It’s an unwritten rule that if a computing platform exists, someone will port Doom to it. The original Doom has been ported to a bafflingly long assortment of devices and platforms, including Digital Cameras, iPods, HTML5 and flash. This is in large part due to the fact that the game has been made open-source, meaning that hobbyists and tinkerers are free to poke around game engine files and figure out how to get them running on otherwise unsupported platforms.
The same is true of 2004’s Doom 3, which eventually had its source code release in November 2011. We’ve not yet seen Doom 3 ported to as many different platforms as the classic Doom, in part due to the more demanding technical requirements of the game, and the far more complex nature of the game engine, but work is being done in this regards, and now we’re starting to see the fruits of that labour.
Try it now
Available to play right now in the majority of modern web browsers, D3wasm is an experimental project seeking to get Doom 3 running via Mozilla’s WebAssembly framework. Supported across browsers like Mozilla Firefox, Google Chrome, Microsoft Edge, Safari, and Opera, across operating systems like Windows, MacOS, Linux, Android and iOS, WebAssembly lets developers create powerful applications for deploying across modern web browsers with relative ease.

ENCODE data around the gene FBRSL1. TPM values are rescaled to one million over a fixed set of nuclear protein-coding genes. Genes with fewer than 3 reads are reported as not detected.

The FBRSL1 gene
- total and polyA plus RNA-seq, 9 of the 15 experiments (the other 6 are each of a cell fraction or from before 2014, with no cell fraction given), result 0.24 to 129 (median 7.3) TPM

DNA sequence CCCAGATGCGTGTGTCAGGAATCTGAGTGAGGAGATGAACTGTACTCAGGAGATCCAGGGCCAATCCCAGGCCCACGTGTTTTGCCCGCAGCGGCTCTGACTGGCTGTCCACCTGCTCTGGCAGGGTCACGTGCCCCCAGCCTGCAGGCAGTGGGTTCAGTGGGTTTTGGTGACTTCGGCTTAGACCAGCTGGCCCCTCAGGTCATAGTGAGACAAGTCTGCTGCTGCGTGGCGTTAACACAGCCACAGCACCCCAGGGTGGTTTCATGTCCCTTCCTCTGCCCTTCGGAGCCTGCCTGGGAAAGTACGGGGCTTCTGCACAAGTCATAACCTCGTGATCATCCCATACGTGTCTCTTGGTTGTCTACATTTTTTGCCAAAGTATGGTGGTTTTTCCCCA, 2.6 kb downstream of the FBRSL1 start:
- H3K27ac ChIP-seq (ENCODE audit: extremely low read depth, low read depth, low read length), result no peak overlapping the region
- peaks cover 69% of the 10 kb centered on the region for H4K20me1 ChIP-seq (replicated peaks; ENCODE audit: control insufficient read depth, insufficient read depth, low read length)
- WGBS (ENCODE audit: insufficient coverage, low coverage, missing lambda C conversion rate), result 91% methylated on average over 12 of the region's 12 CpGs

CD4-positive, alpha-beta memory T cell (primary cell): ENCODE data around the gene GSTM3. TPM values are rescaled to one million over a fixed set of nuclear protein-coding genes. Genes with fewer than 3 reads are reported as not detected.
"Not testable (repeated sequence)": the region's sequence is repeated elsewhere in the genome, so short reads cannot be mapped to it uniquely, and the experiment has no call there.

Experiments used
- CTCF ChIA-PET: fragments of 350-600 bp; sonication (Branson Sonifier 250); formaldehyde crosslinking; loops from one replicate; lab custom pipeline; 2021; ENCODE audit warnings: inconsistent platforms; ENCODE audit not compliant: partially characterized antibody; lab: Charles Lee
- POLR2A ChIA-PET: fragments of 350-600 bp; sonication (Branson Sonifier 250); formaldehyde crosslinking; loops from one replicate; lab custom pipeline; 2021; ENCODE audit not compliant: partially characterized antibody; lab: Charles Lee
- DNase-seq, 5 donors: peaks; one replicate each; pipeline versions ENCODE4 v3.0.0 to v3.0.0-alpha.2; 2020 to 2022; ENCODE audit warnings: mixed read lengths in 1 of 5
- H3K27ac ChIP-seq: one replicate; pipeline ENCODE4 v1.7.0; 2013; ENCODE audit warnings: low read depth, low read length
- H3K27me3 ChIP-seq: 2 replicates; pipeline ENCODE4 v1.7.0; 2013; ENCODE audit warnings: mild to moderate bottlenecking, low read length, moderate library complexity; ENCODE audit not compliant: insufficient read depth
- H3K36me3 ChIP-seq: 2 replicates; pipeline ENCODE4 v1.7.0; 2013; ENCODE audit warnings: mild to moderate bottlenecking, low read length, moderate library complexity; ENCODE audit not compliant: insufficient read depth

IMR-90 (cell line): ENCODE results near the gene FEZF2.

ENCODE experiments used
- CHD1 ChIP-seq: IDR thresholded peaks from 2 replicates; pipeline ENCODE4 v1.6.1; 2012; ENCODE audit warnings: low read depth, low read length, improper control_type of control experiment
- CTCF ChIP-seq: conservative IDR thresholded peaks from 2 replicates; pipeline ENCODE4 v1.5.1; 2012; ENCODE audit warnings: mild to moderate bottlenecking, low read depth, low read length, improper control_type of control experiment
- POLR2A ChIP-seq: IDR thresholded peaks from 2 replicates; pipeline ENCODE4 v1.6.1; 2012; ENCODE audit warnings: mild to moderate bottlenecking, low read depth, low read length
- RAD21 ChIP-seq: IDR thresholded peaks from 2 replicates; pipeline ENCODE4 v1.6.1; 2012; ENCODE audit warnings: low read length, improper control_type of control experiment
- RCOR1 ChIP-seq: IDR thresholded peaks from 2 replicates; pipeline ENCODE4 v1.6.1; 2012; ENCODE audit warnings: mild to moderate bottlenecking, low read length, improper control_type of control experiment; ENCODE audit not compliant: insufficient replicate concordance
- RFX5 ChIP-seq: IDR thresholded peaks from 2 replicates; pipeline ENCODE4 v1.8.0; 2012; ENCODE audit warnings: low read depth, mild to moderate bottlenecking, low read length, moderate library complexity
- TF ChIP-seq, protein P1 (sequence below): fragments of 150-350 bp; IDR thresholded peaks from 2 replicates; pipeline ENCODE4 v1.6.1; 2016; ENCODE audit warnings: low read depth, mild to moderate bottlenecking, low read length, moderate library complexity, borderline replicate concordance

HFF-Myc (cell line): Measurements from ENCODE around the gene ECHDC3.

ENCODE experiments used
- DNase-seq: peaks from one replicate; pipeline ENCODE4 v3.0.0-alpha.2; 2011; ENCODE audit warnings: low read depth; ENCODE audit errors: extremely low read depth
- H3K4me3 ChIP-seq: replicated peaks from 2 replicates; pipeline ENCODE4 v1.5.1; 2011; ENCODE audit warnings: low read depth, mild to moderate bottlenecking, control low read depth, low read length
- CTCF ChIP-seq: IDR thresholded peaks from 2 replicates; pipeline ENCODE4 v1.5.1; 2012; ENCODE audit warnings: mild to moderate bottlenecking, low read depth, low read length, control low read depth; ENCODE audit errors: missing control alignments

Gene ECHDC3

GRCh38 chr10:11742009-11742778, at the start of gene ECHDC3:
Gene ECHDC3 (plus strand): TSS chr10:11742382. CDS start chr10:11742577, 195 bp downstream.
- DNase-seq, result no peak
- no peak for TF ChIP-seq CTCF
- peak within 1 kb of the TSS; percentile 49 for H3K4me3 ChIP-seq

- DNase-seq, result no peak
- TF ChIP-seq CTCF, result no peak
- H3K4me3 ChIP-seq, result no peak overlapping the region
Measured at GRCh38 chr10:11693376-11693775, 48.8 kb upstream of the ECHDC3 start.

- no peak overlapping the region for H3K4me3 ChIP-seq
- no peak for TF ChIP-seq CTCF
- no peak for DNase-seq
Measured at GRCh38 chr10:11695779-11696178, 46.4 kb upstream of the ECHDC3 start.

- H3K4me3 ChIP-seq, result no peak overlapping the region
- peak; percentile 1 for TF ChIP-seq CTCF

D3wasm is still at the experimental phase, and currently just uses the free demo level files, but you can test it right now whilst it’s being worked on.
This is not a project that is directly associated with id or their owner ZeniMax, but it is entirely compliant with the open source license that the Doom 3 engine has been released under.
I tested it on my Windows Laptop running Chrome, and I got solid performance out of it, it seems totally playable to me. On a phone, it’s a different story where the game seems to boot and run fine, but it would need totally reworked controls to run on a touchscreen. All I could do was stand still and look around. Perhaps if you pair a keyboard and mouse or gamepad it would work better. Performance is on the choppy side, and it took quite a while to download all the game files, but to even see this game that once required a bleeding-edge gaming PC running on a regular phone is quite impressive.
What might the future hold?
I’m pretty curious to see how it progresses. You can track the progress of this port on the project’s status page here. Perhaps this could be the start of seeing Doom 3 make its way onto as many different platforms as the original Doom did.
This might be the last game from id to have its engine code released as open-source, since that initiative was mainly pushed by 3D graphics pioneer and open source advocate John Carmack, who is no longer with the company, so anyone hoping for Doom 2016 or other id titles to be released as open-source may be setting themselves up for disappointment. Who knows though, and perhaps this web port could end up getting the official seal of approval from id, and become the basis for a fully supported and officially released web browser version of the classic shooter.